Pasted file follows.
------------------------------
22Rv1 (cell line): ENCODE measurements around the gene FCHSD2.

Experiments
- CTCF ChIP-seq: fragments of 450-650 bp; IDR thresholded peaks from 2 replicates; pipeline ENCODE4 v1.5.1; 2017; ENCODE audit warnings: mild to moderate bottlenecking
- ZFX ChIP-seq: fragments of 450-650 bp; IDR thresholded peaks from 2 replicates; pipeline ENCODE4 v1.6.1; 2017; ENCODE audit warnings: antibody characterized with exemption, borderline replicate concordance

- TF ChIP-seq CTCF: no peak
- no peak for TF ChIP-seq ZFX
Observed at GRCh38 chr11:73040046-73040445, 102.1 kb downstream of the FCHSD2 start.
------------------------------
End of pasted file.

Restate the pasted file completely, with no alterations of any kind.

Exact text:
22Rv1 (cell line): ENCODE measurements around the gene FCHSD2.

Experiments
- CTCF ChIP-seq: fragments of 450-650 bp; IDR thresholded peaks from 2 replicates; pipeline ENCODE4 v1.5.1; 2017; ENCODE audit warnings: mild to moderate bottlenecking
- ZFX ChIP-seq: fragments of 450-650 bp; IDR thresholded peaks from 2 replicates; pipeline ENCODE4 v1.6.1; 2017; ENCODE audit warnings: antibody characterized with exemption, borderline replicate concordance

- TF ChIP-seq CTCF: no peak
- no peak for TF ChIP-seq ZFX
Observed at GRCh38 chr11:73040046-73040445, 102.1 kb downstream of the FCHSD2 start.